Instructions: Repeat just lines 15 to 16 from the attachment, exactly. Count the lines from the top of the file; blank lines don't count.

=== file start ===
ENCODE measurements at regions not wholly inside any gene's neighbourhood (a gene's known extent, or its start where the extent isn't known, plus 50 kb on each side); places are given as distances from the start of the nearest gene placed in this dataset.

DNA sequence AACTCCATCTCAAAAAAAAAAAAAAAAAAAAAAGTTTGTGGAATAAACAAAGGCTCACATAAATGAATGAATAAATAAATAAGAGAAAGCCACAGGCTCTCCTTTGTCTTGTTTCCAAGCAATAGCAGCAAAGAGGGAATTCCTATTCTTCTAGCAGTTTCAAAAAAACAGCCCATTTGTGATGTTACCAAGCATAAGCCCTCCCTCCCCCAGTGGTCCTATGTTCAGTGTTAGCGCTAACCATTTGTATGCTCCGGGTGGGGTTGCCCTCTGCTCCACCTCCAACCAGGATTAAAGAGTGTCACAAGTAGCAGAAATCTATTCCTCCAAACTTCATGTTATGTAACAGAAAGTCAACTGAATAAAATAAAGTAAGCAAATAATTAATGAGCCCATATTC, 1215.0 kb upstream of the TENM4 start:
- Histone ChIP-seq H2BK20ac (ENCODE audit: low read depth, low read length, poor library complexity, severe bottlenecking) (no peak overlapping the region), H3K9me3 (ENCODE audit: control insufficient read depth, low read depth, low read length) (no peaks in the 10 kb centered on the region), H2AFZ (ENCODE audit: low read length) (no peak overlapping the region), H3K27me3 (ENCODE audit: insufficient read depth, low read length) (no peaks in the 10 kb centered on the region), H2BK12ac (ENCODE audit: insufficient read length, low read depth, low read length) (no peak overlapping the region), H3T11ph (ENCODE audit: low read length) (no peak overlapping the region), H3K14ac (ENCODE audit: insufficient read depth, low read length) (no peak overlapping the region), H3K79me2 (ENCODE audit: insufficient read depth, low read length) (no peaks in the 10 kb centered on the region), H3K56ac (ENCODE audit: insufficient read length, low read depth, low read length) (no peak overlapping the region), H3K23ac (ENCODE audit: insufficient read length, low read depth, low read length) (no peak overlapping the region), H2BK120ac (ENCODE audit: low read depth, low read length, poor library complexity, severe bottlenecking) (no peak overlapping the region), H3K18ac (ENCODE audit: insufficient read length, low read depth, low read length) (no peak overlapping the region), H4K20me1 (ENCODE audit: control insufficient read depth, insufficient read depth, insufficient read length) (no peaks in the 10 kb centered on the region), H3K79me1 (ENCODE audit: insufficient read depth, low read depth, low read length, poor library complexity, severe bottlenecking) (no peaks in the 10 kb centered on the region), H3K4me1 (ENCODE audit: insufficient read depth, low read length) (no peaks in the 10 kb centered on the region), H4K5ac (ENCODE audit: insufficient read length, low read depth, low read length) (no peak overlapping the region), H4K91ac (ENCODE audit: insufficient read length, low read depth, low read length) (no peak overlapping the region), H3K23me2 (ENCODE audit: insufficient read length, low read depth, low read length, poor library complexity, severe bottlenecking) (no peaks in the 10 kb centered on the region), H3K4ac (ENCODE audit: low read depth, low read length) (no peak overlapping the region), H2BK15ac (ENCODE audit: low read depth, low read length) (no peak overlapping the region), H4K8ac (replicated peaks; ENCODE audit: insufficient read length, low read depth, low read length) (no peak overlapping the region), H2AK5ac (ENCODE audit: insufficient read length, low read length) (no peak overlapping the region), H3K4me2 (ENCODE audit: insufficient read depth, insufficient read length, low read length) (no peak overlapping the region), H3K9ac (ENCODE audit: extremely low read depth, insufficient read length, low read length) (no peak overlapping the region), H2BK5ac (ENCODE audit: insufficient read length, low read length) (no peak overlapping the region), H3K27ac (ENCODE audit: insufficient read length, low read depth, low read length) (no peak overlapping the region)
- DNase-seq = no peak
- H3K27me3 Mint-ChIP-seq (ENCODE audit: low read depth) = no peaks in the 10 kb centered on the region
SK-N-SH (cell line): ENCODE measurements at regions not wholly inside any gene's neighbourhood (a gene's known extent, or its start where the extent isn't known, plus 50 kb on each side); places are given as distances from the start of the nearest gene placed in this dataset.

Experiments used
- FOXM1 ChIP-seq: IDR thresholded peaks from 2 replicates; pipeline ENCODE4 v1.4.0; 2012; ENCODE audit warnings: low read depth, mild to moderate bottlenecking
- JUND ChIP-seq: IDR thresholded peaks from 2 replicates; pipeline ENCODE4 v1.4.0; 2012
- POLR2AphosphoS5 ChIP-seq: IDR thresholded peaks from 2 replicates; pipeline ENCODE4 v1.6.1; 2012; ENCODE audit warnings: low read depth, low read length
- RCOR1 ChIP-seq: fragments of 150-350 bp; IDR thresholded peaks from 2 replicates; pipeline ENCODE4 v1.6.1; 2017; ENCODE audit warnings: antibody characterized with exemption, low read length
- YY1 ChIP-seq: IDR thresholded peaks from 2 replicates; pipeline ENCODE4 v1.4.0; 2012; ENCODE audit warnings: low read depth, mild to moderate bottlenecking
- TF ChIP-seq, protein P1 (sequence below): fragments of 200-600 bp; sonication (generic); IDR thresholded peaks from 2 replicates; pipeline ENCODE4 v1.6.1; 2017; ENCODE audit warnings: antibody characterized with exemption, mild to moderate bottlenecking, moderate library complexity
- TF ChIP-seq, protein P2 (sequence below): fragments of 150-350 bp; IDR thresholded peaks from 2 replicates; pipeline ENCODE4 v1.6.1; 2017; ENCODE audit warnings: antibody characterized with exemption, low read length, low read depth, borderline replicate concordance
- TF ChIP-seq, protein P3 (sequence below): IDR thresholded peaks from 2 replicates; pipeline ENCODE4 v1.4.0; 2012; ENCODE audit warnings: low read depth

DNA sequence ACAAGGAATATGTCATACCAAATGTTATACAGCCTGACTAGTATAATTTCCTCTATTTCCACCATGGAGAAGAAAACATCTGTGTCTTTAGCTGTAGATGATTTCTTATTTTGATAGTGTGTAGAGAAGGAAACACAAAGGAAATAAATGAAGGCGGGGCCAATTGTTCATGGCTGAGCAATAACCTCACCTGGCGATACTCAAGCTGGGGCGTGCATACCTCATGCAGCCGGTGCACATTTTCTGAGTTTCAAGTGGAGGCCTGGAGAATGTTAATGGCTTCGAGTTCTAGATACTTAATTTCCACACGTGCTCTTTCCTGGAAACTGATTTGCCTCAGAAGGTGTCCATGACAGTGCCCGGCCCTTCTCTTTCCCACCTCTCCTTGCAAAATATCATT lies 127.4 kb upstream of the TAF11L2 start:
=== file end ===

- TF ChIP-seq, protein P3 (sequence below): IDR thresholded peaks from 2 replicates; pipeline ENCODE4 v1.4.0; 2012; ENCODE audit warnings: low read depth

DNA sequence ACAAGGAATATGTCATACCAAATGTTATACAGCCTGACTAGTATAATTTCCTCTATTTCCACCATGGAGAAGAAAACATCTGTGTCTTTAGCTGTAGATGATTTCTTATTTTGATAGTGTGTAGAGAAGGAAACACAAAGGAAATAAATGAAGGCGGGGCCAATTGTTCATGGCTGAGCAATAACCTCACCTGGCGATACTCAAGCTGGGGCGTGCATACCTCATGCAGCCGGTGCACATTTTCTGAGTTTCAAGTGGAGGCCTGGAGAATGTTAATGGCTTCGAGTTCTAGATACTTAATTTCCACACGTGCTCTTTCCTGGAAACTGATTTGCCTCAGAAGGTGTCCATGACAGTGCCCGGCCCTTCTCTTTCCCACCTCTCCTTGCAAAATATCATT lies 127.4 kb upstream of the TAF11L2 start: